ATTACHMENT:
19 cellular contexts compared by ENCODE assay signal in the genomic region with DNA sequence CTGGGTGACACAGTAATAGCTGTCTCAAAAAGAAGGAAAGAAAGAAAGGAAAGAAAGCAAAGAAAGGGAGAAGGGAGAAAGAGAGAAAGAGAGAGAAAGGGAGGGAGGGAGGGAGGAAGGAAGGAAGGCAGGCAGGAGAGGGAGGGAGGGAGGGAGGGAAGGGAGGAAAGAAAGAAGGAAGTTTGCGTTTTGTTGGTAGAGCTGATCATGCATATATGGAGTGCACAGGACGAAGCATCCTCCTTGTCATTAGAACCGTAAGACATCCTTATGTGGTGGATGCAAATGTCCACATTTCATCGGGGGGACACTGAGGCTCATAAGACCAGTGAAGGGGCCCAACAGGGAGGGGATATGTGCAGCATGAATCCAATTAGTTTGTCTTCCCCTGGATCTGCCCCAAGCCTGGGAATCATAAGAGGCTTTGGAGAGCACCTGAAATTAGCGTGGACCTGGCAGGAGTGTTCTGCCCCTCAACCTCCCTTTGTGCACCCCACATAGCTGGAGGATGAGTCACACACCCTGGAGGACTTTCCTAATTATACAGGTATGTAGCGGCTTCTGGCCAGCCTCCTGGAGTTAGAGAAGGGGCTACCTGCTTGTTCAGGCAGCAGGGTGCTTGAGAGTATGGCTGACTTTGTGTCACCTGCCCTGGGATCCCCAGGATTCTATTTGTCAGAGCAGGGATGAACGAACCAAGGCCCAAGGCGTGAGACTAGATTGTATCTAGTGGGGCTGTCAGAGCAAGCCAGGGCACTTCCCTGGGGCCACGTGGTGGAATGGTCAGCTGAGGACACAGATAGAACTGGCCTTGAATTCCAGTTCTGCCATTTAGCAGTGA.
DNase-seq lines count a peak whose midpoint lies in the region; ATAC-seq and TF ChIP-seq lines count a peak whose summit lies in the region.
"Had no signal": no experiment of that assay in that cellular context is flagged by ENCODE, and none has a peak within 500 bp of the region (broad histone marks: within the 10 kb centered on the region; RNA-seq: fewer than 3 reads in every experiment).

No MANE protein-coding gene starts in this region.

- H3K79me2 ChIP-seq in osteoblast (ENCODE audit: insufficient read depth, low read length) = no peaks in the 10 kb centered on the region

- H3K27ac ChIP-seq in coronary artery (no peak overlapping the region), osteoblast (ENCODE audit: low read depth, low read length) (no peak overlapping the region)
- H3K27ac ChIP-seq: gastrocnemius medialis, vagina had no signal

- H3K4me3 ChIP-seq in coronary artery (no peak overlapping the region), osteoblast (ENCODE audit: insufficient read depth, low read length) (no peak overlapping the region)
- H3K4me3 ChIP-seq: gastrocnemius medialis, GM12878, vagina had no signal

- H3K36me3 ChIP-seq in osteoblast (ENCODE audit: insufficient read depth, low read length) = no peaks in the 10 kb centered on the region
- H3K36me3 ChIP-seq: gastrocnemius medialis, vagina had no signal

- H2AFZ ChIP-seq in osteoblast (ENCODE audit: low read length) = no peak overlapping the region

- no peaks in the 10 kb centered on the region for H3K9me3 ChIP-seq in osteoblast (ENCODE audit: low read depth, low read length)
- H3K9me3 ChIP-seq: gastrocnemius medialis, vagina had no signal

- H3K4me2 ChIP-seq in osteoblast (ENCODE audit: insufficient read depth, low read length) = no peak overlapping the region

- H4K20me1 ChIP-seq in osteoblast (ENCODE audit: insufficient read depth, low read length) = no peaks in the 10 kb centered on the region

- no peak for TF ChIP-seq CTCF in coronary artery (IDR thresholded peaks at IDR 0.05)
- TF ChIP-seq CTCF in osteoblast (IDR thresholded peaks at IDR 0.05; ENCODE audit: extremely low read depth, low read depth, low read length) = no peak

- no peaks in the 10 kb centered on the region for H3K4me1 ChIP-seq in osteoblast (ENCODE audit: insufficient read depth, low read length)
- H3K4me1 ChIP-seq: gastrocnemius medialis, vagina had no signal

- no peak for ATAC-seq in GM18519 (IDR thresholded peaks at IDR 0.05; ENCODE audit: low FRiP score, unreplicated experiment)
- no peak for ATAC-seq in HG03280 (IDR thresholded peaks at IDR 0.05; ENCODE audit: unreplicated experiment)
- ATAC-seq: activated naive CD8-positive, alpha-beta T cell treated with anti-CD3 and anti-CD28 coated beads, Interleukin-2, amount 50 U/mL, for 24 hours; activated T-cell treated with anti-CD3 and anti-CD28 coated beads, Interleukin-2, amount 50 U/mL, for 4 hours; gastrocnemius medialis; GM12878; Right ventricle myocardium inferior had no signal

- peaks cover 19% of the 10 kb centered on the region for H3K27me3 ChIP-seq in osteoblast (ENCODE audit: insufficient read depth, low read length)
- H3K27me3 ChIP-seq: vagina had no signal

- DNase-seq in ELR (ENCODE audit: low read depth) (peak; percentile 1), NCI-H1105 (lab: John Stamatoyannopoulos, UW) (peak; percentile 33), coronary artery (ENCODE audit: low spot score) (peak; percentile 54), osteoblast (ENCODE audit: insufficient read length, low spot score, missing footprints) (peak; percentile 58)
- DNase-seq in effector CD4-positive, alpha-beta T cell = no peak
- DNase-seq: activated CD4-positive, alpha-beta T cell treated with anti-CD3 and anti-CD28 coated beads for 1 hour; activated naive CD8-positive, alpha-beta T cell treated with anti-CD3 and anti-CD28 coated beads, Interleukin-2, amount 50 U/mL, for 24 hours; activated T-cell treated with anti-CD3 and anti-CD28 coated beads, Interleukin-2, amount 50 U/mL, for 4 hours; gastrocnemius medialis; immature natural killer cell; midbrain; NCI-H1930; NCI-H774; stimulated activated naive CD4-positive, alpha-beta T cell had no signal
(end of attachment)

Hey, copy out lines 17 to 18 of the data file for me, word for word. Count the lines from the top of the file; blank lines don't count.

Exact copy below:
- no peak for TF ChIP-seq CTCF in coronary artery (IDR thresholded peaks at IDR 0.05)
- TF ChIP-seq CTCF in osteoblast (IDR thresholded peaks at IDR 0.05; ENCODE audit: extremely low read depth, low read depth, low read length) = no peak